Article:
PORT TOWNSEND — Joel Sartore went to the zoo in Columbus, Ohio, one day to take pictures of a cheetah and a couple of baby warthogs.
This was a fairly typical day for the founder of the National Geographic Photo Ark, a global effort to show people the magnificence — and vulnerability — of the animal kingdom.
Then a zoo staffer handed Sartore a baby clouded leopard, saying, “Here, you hold him for a while.” Instantly the photographer became the subject of his own photo.
“They were hand-raising him,” Sartore recalled in an email to the Peninsula Daily News, “so he was very used to people, but still a big handful. And his claws were very sharp even though he was a youngster. I think that’s why I’m making that face” in the picture.
This Monday evening, Sartore, at home in Lincoln, Neb., will face viewers in Centrum’s first Communiversity program of the new season.
His presentation about the Photo Ark will be streamed online at 5:30 p.m.; tickets are $15 with registration available via Centrum.org, which is in Port Townsend. Information also is available at 360-385-3102 and [email protected]
A kind of Noah for this ark, Sartore created the project more than a decade ago. His mission: to document every species living in the world’s zoos and wildlife sanctuaries. He then donates the photos to those organizations.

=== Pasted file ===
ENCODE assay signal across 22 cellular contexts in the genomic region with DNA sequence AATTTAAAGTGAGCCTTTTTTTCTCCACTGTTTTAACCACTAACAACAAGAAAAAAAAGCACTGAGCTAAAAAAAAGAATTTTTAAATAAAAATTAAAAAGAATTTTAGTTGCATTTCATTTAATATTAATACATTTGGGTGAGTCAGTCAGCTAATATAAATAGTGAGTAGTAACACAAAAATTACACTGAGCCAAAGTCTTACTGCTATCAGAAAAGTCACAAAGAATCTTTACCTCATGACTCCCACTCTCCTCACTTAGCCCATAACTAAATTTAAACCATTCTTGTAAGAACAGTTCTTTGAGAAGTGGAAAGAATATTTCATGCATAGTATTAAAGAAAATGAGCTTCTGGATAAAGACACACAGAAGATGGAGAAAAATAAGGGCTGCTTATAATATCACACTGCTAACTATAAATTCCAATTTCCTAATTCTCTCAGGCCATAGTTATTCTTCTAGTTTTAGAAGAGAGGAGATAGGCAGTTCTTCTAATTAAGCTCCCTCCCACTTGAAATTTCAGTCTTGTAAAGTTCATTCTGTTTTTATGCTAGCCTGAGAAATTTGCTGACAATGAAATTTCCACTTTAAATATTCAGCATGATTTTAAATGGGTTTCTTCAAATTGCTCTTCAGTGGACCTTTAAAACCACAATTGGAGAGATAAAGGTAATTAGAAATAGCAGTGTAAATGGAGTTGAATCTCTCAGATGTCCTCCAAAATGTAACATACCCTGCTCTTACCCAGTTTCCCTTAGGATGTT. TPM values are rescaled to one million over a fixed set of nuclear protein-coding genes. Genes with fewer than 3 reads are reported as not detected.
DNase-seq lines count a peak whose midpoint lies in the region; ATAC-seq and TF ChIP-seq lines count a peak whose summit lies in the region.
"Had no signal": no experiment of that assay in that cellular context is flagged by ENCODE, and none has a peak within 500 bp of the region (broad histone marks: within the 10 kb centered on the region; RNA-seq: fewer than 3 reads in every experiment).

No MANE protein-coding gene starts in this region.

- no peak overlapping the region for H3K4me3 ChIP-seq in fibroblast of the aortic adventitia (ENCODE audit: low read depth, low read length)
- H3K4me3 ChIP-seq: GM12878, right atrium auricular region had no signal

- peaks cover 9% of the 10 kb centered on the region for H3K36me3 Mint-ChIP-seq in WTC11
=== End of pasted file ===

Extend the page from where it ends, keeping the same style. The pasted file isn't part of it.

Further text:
“The goal is to get the public to care, and be moved to save species while there’s still time,” Sartore says in a short video on Centrum’s website.
By now the photographer has visited animal rehabilitation centers, aquariums, sanctuaries and zoos in 60 countries. Using simple backgrounds and studio lighting, he’s made portraits of thousands of birds, fish, mammals, reptiles, amphibians, and invertebrates. The project has years to go yet, but when asked whether he ever feels exhausted, Sartore didn’t hesitate.
“Nope. I think of all the animals who need their voices heard, and also about the conservation heroes that I meet every step of the way,” he said.
“They’re the ones working for decades to save species that you’ve never heard of, just because it’s the right thing to do. Fires me up every time.”
Robert Birman, executive director of Centrum, saw Sartore as the right person to start Communiversity’s second season.
“Here’s an example of employing art — on a global scale — to wage social and environmental change,” he said, adding that he’s chosen another animal advocate to serve as moderator Monday evening.
Martin Haulena, a staff veterinarian at the Vancouver, B.C., Aquarium and a member of its Ocean Wise research team, will join the conversation with Sartore.
This Communiversity talk is like the rest in the series, Birman said: It invites viewers to think anew about art, creativity and each person’s role in shaping a better world.
Jefferson County senior reporter Diane Urbani de la Paz can be reached at 360-417-3509 or [email protected]